Hirschfeld used the word “cure” in relation to homosexuality. However, the context in which he applied it was not to propagate reparative therapy for gay people, but rather to put patients in contact with “like-minded people of high standards.” In other words, homosexuals would be cured from their melancholies if they found themselves in an environment with supportive people who were not bigoted. He unashamedly believed that homosexuals weren’t “sick”, but that society was.
Initially, the gay community was sceptical of Dr. Hirschfeld’s “gay science.” Some thought that emphasizing their difference from straight people would cause the public to see gays as mentally disabled. Despite their initial resistance, it is believed that thousands of people visited the Institute before it was looted and destroyed by Nazi Brown Shirts, in 1933.
Today, 81 years ago, on 6 May 1933 — only three months after Hitler was made Chancellor of Germany — the Institute of Sexology was broken into, occupied and ransacked by Nazi Brown Shirts. Several days later, on 10 May, all the content from Hirschfeld’s archive and library was removed and taken to Berlin’s Bebelplatz Square. That night, along with 20,000 other books across Germany, they were publicly burned in a symbolic attack by Nazi officials on those who opposed their ideology… Amongst the texts thrown onto the fire was Heinrich Heine’s Almansor, in which he noted “where they burn books, in the end they will burn humans too.”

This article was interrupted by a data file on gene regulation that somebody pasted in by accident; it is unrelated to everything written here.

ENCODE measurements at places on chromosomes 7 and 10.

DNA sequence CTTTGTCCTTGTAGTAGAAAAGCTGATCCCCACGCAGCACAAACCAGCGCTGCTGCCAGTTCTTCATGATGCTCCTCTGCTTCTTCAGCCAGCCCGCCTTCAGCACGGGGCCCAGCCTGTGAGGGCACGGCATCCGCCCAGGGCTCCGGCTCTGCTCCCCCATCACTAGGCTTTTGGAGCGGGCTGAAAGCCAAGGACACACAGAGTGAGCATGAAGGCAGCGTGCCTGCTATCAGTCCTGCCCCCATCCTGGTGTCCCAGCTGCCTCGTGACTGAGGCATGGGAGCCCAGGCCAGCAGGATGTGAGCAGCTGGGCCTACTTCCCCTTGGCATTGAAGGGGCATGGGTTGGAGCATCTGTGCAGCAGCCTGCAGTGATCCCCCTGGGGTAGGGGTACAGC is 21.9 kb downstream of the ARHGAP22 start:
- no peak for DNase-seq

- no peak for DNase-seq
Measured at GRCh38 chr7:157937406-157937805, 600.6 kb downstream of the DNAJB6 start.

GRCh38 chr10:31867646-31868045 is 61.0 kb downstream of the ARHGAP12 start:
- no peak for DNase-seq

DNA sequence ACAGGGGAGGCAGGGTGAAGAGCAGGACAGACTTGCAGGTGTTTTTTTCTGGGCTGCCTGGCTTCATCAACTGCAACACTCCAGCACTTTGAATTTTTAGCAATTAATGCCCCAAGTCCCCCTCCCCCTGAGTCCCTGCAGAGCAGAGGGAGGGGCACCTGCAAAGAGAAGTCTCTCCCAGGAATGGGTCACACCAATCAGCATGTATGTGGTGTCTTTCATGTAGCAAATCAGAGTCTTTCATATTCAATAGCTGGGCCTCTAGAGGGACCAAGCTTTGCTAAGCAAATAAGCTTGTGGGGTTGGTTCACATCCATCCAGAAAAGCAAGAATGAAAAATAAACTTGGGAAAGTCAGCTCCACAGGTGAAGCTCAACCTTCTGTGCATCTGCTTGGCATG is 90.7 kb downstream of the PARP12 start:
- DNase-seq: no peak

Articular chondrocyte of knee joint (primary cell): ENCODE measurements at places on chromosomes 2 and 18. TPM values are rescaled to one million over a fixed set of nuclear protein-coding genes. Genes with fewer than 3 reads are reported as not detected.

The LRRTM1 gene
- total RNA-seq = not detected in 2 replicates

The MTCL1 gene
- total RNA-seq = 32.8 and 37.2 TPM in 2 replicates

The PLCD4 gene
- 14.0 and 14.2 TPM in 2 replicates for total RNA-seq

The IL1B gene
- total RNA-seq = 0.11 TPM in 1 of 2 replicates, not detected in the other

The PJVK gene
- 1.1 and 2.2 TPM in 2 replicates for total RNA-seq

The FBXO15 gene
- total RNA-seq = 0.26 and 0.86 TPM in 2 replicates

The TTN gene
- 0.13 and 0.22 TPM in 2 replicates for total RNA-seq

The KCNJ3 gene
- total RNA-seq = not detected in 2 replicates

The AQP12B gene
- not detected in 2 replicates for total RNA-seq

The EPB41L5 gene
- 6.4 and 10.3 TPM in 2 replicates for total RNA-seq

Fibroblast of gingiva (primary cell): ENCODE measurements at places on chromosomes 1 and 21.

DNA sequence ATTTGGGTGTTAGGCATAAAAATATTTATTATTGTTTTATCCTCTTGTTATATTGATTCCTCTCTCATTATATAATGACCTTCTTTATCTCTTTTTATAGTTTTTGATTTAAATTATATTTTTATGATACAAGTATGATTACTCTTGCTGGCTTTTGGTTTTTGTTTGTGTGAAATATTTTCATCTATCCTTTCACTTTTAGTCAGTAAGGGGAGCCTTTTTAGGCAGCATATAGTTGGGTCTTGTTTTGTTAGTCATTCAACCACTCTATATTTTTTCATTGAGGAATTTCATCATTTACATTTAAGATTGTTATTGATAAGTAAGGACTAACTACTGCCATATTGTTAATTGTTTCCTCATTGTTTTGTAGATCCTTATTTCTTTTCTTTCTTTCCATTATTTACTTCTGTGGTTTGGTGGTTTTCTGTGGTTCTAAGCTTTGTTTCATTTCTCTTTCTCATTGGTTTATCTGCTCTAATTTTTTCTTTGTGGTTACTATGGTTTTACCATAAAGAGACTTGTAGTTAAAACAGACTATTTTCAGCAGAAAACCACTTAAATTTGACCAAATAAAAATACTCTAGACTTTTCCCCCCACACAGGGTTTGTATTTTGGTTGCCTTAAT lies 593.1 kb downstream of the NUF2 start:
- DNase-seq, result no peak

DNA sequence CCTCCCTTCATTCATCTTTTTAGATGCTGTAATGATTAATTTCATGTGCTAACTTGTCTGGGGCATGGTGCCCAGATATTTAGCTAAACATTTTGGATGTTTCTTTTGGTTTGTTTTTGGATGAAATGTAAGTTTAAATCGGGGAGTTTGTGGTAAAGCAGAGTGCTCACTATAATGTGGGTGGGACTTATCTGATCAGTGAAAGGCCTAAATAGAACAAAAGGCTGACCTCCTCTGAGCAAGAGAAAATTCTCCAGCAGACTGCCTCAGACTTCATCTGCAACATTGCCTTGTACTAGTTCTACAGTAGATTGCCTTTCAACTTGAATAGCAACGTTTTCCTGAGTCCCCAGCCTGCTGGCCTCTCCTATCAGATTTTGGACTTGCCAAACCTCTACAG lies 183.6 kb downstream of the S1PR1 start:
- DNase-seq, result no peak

At the time of the seizure of the Institute of Sexology and the book burning, Hirschfeld had already left Germany on a speaking tour that took him around the world. In San Francisco, he was hailed as “The Einstein of Sex” and in New York thousands attended his lectures. He learned about the destruction of his archive and library in news reports that were shown at cinemas.
In 1935, Hirschfield died in exile in Paris. Weeks after his death, the Nazis redrafted Paragraph 175 to prohibit all forms of male homosexual contact. Using these draconian laws, the Nazis continued their persecution of gay men during WWII. Between 1933 and 1945, an estimated 100,000 men were arrested because they were suspected of being homosexual, of whom some 50,000 were officially sentenced.